Friday, November 21, 2014

When Accountability Becomes a Wall-Street Tactic of 'Cooking-the-Books'

What happens when all that matters are test scores? Just ask former El Paso Superintendent Lorenzo Garcia who was sentenced by a federal judge to three and half years for a test-cheating scandal(See “Former EPISD Superintendent Lorenzo Garcia Gets 42 Months, Offers No Apologies for Scandal.”) Don’t get me wrong, I don’t shift the blame for one minute away from from Garcia. As a leader, compromising your morals to cook the books is never excusable, even if there’s pressure from elsewhere to do so. Yet, Garcia’s actions are understandable in a corporate American culture where “cooking the books” in order to deceive investors is acceptable. After all, is that not what the financial meltdown was about? Was it not about Wall Streeters who hid toxic loans from investors while making exorbitant salaries? “Cooking the books” has become an American management strategy, so should anyone be really surprised when school leaders like Garcia, or Atlanta Public Schools Superintendent Beverly Hall does just that to make their school systems appear to perform better than they really are?

In his book, Who’s Araid of the Big Bad Dragon: Why China Has the Best (and Worst)Education System in the World, Yong Zhao blames the accountability system based on high stakes testing. True. This obession with test scores in the United States is unhealthy. Our politicians and state education leaders have convinced many school leaders that obtaining higher test scores is the ultimate goal and product of school systems. No wonder there are cheaters who cook the books of school accountability to make it look like their districts are performing better than they really are. Accountability in the United States is evolving into the same game that Wall Street bankers play; cook the books to make it look like things are better than they are.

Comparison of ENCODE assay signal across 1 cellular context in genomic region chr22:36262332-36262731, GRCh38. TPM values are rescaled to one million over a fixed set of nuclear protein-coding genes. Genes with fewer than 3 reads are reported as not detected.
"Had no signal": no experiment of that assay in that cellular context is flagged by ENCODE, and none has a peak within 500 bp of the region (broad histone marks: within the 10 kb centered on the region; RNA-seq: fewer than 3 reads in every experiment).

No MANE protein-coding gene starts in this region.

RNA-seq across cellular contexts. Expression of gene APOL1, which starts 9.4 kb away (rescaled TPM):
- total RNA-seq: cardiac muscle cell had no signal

But at the end of the day who are these who cook the books really fooling? Are our students really learning more than they ever had? Are we actually producing the best graduates we have ever produced? Is our graduation rate really any higher than it has ever been? In some ways, I am afraid accountability in education has become a game that educators play. In a culture where numbers ultimately matter more than kids, education has adopted the exact same thinking that Wall Street adopted; whatever you can do to make your bottom line appear better than actually is becomes acceptable. Instead of focusing genuinely on the kids, accountability is game of data manipulation.

Garcia and Hall did a great disservice to education by cheating. Their actions are inexcusable. Yet, there are other educators still playing the game of accountability, shifting data points around, in order to make it “appear that their school or district” is on top.

Wall Street's “book-cooking” tactics have no place in education. What we do as educators determines the course of young lives, and when our focus shifts from that to numbers alone, we too are as guilty as those who wrecked the economy, and who “cook the books of accountability” for appearances sake.

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